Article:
Thank you Mr. Charles Eberson for telling the story of this hero. There are many heroes in our mist. We just need to know about them.

    Reply
  9. Harry Man

    His stories is an example of what persistence is all about. Don’t take ‘no’ for the answer. There are plenty of unelected gatekeeper bureaucrats out there. Learn how to get around them.

    Reply
  10. Nick Lighthouse

    I first met Bernie in the mid 1970’s. I was working at a real estate office in Margate when he walked in and started chatting with the Broker. Mr. Eberson, you are a fortunate man to have been around this hero. But remember that you are to be thanked for helping get the word out on this man. Well done!!!!! ✔✔✔✔

    Reply
    1. old warrior

      I was thinking the same thing. But remember folks that you will never know these stories unless you motivate yourself to get off your butt and talk to folks. Go places. Do things. Talk with everyone. That is what being a good human being is about. Do those selfless things for your community.

      Reply
  11. Kenny Foster

    Good article, very informative and entertaining. Thanks Charlie for a window into the life of S/SGT Friedenberg. This is the kind of story we need to get out to young people, to show them what a real hero is like (the good and the not-so-good), and that if you persist and have a noble goal in life, you can obtain it if you are willing to make the proper sacrifices to get there.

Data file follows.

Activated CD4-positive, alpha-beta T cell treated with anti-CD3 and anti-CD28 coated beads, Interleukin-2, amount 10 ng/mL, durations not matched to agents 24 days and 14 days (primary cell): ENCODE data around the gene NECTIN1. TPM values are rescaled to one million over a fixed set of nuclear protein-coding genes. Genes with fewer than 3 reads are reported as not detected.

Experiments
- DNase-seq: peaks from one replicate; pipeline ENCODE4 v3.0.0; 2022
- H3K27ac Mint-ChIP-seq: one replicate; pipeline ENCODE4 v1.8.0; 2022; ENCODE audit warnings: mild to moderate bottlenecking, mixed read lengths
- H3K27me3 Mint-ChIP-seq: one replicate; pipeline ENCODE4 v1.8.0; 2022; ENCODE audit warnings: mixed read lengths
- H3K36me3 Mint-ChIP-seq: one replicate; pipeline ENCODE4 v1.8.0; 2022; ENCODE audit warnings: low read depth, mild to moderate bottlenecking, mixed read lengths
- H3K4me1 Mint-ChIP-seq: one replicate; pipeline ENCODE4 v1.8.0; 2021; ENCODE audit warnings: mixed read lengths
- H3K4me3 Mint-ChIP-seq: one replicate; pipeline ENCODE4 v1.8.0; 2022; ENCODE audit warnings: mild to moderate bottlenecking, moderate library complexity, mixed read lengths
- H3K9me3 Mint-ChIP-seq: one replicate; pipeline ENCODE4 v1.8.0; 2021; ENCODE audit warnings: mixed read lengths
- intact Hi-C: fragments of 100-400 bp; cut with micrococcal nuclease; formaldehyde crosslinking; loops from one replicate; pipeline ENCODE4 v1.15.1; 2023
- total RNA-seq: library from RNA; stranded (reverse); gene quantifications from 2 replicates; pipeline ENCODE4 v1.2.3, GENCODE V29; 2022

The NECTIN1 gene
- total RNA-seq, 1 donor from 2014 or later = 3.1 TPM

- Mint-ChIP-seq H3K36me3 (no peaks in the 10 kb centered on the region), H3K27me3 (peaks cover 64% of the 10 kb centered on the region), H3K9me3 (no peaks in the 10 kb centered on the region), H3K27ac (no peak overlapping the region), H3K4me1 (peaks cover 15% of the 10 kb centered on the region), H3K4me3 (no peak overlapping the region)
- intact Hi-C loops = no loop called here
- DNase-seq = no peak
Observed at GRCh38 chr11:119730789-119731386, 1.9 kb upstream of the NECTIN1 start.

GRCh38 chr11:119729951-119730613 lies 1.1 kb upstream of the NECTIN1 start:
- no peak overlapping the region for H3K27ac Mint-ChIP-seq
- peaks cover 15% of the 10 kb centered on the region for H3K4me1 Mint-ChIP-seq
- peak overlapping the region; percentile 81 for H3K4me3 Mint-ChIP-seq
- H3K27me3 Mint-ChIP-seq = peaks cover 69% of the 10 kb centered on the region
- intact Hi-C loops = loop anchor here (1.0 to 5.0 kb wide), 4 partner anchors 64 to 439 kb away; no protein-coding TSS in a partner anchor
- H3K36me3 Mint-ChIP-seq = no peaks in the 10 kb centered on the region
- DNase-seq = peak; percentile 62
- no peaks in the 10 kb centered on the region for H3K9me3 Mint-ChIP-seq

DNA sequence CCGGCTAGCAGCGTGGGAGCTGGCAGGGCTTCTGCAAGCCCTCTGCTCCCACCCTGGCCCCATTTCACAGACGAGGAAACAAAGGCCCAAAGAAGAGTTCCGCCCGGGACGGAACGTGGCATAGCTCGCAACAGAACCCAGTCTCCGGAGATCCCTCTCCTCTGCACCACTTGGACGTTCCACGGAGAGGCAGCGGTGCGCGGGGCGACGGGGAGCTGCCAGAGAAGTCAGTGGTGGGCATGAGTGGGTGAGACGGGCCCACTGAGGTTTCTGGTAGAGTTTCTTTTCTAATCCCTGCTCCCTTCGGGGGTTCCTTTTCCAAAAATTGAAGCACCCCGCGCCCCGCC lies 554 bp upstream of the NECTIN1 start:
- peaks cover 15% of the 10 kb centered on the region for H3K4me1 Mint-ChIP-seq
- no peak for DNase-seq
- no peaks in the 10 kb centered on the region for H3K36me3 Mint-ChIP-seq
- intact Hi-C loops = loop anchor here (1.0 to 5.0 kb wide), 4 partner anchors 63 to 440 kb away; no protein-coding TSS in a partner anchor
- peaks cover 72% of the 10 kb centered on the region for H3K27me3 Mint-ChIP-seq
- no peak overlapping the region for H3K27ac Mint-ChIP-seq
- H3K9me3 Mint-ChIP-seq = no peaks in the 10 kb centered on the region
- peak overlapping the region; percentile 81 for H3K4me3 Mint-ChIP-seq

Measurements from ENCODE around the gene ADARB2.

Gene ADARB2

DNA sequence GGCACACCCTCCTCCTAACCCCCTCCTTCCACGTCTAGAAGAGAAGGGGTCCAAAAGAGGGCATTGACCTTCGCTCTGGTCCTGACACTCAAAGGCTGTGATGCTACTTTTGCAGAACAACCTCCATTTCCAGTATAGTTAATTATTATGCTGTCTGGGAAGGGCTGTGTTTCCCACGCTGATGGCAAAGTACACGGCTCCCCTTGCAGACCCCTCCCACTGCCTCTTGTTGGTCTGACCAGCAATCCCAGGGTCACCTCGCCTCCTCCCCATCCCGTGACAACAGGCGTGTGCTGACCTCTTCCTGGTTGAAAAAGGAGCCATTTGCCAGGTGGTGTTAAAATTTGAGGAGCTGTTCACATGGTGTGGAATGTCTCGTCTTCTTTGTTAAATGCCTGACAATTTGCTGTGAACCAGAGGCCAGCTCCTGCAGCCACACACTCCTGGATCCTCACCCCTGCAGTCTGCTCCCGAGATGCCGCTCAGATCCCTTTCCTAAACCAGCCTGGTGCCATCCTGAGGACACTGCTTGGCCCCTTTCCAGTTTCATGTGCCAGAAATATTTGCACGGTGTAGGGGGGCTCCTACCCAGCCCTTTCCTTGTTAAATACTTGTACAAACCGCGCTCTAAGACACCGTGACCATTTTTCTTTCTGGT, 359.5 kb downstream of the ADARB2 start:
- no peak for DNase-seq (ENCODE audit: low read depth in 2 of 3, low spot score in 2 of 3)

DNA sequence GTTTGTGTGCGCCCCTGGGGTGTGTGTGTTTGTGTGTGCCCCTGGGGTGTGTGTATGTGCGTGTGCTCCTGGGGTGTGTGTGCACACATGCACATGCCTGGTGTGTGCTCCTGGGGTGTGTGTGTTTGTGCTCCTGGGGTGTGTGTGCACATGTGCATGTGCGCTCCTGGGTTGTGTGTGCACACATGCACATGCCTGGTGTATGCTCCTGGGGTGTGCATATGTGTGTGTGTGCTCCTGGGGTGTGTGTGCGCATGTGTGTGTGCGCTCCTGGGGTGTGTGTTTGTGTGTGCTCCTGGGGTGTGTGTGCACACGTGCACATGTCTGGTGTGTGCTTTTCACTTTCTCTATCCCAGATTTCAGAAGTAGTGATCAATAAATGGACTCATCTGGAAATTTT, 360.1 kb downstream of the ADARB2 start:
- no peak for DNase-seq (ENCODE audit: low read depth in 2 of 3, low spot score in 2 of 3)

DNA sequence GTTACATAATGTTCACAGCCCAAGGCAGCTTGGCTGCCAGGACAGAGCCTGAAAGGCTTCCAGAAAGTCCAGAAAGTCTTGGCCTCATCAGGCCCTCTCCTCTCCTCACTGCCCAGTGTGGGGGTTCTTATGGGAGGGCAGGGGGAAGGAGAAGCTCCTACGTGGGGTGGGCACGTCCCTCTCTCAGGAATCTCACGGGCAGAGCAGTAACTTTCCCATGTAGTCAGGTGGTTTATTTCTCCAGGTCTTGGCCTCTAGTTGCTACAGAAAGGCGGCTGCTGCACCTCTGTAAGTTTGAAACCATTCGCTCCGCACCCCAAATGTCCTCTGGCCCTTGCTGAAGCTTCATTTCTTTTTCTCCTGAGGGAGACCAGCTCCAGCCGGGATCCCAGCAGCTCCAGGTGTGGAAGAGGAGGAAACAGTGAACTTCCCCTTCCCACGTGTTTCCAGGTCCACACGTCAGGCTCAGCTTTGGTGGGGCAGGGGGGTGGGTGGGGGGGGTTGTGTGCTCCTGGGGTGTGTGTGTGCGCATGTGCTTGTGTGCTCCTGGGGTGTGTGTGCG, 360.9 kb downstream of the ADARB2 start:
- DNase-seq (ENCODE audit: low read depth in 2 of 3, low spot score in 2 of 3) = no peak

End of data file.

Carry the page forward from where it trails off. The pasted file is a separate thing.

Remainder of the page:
Reply
  12. Dead Pool Guy

    “It’s hard to imagine that when attempting to enlist in the Navy he was rejected due to poor eyesight. The Army also rejected him. But Bernie persisted; went back every week until he was finally accepted and the rest is history, literally.” Yes, indeed, amazing!

    Reply
    1. Willie Strumburger

      Where can you get a copy of the book? Anyone know? I couldn’t find it on Amazon.com. Oh, you can get Gen. Satterfield’s book there.

      Reply
      1. Susan C Friedenberg

        Mr Strumburger, I am the proud daughter of Bernie. I adored my Father and he was encouraged by doctors at a VA hospital to purge his experiences of the war by writing a book because he was having horrible nightmares after Saving Private Ryan came out. If anybody is interested in the book please email me.
        Susan C Friedenberg
        scffatraining@aol.com
        In the subject line put- Bernie’s Book

        Reply
  13. Fred Weber

    A story to be re-told many times. Let us not forget. 👍

    Reply
  14. Frank Graham

    Wow, great article. Special thanks to Charles Eberson for highlighting Bernard Friedenberg for us.

    Reply
    1. Bryan Z. Lee

      Right, excellent article, great story of courage, resilience, and strength. This man, S/SGT Friedenberg was probably much like the rest of us. What he did during WW2 is something to be treasured by us all. Frank, you’re right, Mr. Eberson has surely given us a small insight into what a real hero is like.

      Reply
      1. Veronica Stillman

        I believe that is why his story from the war is so interesting to each of us. Especially men will want to read more about Bernard Friedenberg. And, thanks to Mr. Eberson and Gen. Satterfield for getting this information out there for us to read.

        Reply
      2. Eye Cat

        Learning about heroes and getting to know their stories helps us all remember what the ideal person can do given the right circumstances and the right motivations.

        Reply